Just over a decade ago, my mom – Lois Gawthrop – married Joe Carpenter. After a long battle with Alzheimer’s, Joe is in the midst of his last few days on earth. Hospice has arranged for the morphine; so, we’re just waiting on Joe – which is usual.
Step-parents are funny things. When you’re young, they’re not-exactly replacements for a missing parent. As you get older, you see more clearly who they are — your parent’s partner/lover/friend.
My mom had spent the better part of another decade taking care of my step-father Doug as he dealt with ALS. When he passed, she needed …. something. A career as a Wal-Mart greeter was not in the cards, and she had already lost her dogs along with a husband.
Then Joe, the “old man across the street”, who had lost his wife Betty, appeared.
He was able to both take care of my mom and be there for her to take care of. He knew his condition then and so did she. They needed each other. And Joe began bringing dogs back into the house – starting with Tillie.
Joe had a full life before we ever knew him. He had traveled the globe fixing planes in the Air Force. He met Betty showing off a plane at a local carnival. He later drove a hearse and delivered magazines across the West Side. Ultimately, he was the shift supervisor at the local chemical plant. He raised a family – including his son Richard.
I know these things because Joe likes to tell stories…and jokes. Loves to tell jokes to everyone. Anyone. And if you missed his jokes, he’ll repeat them — louder.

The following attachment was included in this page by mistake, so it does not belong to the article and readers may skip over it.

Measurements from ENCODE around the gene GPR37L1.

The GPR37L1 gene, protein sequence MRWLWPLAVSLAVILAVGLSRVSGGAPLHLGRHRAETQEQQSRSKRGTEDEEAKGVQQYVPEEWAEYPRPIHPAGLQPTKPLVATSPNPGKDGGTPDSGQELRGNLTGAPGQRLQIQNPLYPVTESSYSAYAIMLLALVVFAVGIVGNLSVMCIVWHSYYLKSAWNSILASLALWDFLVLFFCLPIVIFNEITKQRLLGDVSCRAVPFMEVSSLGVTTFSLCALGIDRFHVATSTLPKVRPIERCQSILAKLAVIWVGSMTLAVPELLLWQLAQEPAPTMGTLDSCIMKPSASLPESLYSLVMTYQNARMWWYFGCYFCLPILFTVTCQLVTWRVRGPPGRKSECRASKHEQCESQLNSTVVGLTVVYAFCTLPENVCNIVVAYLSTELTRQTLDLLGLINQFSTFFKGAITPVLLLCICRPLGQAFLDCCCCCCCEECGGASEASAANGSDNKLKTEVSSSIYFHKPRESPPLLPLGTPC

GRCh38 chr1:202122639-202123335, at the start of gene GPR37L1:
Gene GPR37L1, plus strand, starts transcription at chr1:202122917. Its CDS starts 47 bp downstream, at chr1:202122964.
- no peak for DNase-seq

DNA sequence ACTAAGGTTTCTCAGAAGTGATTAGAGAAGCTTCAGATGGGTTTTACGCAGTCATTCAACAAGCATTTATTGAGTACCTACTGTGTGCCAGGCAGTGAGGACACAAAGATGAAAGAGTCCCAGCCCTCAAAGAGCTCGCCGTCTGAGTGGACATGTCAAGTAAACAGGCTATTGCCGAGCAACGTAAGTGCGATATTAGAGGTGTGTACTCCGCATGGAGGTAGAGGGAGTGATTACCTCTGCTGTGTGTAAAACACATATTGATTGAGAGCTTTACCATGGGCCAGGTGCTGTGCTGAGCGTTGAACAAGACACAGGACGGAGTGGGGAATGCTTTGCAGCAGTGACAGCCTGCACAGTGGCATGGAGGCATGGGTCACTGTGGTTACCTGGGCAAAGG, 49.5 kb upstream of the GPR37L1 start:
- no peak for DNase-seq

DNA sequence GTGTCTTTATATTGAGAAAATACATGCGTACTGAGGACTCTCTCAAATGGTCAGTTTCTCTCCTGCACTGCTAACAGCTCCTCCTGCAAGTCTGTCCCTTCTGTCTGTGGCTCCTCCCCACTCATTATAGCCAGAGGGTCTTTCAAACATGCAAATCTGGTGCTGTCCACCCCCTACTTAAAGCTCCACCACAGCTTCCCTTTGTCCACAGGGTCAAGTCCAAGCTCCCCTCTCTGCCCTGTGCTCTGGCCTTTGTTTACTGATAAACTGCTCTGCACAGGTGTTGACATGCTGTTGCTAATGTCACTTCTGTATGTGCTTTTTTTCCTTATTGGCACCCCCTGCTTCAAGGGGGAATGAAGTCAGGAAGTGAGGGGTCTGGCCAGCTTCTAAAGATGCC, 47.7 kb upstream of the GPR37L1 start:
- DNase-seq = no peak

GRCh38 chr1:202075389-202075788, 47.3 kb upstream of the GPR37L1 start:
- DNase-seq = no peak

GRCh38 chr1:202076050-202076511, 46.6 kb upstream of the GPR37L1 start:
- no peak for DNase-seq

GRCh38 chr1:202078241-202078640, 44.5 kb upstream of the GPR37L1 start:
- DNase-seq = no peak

He loves to laugh and see other people laugh. My lasting memory of Joe is a smile on his face with a cup of coffee in his hand. As ornery as he could be, Joe Carpenter is a good man. A man who cared for and supported my mom. He loves her.
But Alzheimer’s is a cruel disease. I realize that I only knew Joe with the disease. Maybe my perceptions of him are skewed. I know my stories are. He helped me move a couple times – once he fell out of a U Haul & the other time he got lost in the casino. And when I helped him move, he backed into a tree. Things that scared the life out of me then.
Now it makes me see all of these stories as more of who Joe is – helpful, kind, funny, full of life … good. At the end of the day, what more can we want for our parents – our friends – when they marry.
Joe will be laid to rest in St Albans alongside his Betty… whenever he gets around to it. We’ll let you know.
If you are able, please support Hospice Council of West Virginia.
For more information about how you can help the Alzheimer’s Project in WV – see here.